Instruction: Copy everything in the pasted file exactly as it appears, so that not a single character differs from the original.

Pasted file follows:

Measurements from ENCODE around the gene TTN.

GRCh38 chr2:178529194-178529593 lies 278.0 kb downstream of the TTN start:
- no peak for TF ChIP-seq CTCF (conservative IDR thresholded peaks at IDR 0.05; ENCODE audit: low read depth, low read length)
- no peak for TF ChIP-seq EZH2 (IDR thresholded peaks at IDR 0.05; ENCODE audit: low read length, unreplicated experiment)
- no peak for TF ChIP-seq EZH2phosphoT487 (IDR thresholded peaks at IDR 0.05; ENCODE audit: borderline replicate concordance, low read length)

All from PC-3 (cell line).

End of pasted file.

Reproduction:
Measurements from ENCODE around the gene TTN.

GRCh38 chr2:178529194-178529593 lies 278.0 kb downstream of the TTN start:
- no peak for TF ChIP-seq CTCF (conservative IDR thresholded peaks at IDR 0.05; ENCODE audit: low read depth, low read length)
- no peak for TF ChIP-seq EZH2 (IDR thresholded peaks at IDR 0.05; ENCODE audit: low read length, unreplicated experiment)
- no peak for TF ChIP-seq EZH2phosphoT487 (IDR thresholded peaks at IDR 0.05; ENCODE audit: borderline replicate concordance, low read length)

All from PC-3 (cell line).